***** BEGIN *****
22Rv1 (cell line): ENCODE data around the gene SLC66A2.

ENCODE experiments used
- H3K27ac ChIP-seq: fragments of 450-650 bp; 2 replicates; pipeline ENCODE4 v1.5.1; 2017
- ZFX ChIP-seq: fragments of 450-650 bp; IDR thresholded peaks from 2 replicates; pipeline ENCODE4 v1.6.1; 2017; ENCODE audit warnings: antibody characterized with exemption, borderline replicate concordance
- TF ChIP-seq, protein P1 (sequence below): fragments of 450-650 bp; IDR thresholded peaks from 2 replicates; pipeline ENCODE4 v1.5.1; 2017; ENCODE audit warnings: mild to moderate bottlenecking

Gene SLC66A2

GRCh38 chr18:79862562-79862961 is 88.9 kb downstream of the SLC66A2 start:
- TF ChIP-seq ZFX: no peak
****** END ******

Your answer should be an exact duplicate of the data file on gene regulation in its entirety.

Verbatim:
22Rv1 (cell line): ENCODE data around the gene SLC66A2.

ENCODE experiments used
- H3K27ac ChIP-seq: fragments of 450-650 bp; 2 replicates; pipeline ENCODE4 v1.5.1; 2017
- ZFX ChIP-seq: fragments of 450-650 bp; IDR thresholded peaks from 2 replicates; pipeline ENCODE4 v1.6.1; 2017; ENCODE audit warnings: antibody characterized with exemption, borderline replicate concordance
- TF ChIP-seq, protein P1 (sequence below): fragments of 450-650 bp; IDR thresholded peaks from 2 replicates; pipeline ENCODE4 v1.5.1; 2017; ENCODE audit warnings: mild to moderate bottlenecking

Gene SLC66A2

GRCh38 chr18:79862562-79862961 is 88.9 kb downstream of the SLC66A2 start:
- TF ChIP-seq ZFX: no peak